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Qatada deportation raised in Commons

April 19, 2012 10:50 AM
Originally published by Scottish Liberal Democrats

Edinburgh's Liberal Democrat MP questioned the Home Secretary, Theresa May, in the House of Commons yesterday about the deportation of radical cleric Abu Qatada.

During her statement in the Commons Theresa May confirmed that the deportation process of Abu Qatada has been resumed; adding that it is fully compliant with the ruling earlier this year from the European Court of Human Rights.

The Edinburgh MP pushed the Home Secretary to increase efforts to remove barriers which prevent cases, like that of Abu Qatada, being tried in the UK. In so doing it would remove the risk of evidence being used in trials gained by the use of torture.

Mr Crockart pressed the Secretary of State on the use of intercept evidence; one of the barriers to such cases being heard in the UK.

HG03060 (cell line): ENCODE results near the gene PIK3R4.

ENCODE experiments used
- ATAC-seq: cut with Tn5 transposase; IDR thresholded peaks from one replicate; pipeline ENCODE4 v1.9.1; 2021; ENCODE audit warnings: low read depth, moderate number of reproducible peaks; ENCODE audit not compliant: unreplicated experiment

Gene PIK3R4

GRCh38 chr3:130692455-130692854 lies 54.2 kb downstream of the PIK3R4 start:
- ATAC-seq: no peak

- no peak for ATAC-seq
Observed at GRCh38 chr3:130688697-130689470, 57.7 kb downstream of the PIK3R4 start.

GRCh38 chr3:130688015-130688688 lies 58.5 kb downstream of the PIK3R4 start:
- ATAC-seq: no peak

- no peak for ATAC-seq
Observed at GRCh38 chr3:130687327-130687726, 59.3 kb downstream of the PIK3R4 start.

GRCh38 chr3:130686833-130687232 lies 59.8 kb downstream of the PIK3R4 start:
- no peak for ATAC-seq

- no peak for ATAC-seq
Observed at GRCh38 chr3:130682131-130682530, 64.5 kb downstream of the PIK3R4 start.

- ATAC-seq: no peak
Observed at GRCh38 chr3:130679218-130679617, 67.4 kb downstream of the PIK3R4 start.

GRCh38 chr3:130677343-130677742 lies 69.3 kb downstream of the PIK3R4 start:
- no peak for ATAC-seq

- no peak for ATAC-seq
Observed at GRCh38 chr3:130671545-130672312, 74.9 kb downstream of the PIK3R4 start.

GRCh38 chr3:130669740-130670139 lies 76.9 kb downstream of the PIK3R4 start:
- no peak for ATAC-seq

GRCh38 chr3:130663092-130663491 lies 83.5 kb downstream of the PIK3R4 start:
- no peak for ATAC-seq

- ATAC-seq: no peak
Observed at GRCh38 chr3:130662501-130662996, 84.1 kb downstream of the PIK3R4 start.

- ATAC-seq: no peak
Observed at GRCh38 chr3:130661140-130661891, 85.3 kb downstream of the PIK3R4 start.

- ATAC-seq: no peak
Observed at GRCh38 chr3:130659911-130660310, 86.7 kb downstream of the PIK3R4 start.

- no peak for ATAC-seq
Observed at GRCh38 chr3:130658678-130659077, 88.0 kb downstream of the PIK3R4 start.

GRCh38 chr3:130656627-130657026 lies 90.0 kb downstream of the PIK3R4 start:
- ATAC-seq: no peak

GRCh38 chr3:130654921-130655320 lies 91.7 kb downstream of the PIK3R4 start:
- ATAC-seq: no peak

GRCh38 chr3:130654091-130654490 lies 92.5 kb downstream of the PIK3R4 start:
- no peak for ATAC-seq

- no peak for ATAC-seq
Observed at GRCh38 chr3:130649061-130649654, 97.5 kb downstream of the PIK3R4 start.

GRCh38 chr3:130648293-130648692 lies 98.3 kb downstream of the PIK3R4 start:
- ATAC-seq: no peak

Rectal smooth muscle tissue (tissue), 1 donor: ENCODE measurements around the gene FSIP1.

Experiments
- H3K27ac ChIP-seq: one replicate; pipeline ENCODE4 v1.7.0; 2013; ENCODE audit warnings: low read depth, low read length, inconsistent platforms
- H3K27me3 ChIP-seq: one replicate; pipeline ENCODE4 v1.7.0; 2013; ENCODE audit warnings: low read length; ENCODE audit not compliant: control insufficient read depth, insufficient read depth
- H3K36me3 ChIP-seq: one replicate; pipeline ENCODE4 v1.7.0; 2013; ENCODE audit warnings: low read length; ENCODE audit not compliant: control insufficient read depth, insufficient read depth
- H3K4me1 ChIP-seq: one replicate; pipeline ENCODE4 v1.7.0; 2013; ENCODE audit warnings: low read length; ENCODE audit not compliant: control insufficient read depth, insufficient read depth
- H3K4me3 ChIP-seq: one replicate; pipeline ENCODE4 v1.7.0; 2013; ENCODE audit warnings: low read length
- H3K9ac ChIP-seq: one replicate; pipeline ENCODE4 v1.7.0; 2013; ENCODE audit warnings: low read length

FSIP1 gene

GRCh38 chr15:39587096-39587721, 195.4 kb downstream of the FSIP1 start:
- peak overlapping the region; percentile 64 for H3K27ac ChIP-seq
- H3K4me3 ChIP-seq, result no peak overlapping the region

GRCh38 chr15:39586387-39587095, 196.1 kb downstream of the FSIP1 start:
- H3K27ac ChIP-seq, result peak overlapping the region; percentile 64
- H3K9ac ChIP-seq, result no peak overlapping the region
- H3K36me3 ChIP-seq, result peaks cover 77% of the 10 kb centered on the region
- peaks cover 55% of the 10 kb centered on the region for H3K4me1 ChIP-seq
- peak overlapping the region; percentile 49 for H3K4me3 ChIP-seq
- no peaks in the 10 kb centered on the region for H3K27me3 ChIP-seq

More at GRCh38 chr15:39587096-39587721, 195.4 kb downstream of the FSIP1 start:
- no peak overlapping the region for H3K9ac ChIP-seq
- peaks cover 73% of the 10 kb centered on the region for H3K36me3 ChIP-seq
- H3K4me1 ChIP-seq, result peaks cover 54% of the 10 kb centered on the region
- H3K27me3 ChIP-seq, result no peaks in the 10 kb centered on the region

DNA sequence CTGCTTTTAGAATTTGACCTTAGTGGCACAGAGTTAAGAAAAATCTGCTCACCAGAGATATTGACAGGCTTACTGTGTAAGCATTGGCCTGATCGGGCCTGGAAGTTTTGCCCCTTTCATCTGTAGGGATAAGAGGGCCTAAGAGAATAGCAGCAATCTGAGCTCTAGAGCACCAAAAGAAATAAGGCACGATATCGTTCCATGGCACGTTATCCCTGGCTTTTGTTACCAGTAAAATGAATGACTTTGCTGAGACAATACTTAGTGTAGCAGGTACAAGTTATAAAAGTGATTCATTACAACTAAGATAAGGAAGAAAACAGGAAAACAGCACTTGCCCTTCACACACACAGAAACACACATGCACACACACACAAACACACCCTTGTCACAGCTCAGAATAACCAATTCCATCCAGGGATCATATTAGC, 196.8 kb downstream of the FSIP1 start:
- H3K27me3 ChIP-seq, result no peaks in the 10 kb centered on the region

Commenting Mr Crockart said:

"Torture is abhorrent no matter where it happens. By deporting Abu Qatada we must ensure that we do not implicitly condone such behaviour. It would appear that assurances from Jordan have reached an acceptable legal safeguard threshold which can allow this deportation to proceed.

"Any deportation must satisfy the conditions set out by the European court of human rights.

"In my opinion, deportation is still the second-best option; I want to see Abu Qatada, and others like him, tried in this country.

"The Home Secretary must increase her efforts to remove any remaining barriers to such cases being heard in the UK in the future. One of those issues is the use of intercept evidence in UK courts.

"I am pleased that a Privy Council group is considering the use of evidence gained in that way and I await the outcome of their considerations with interest."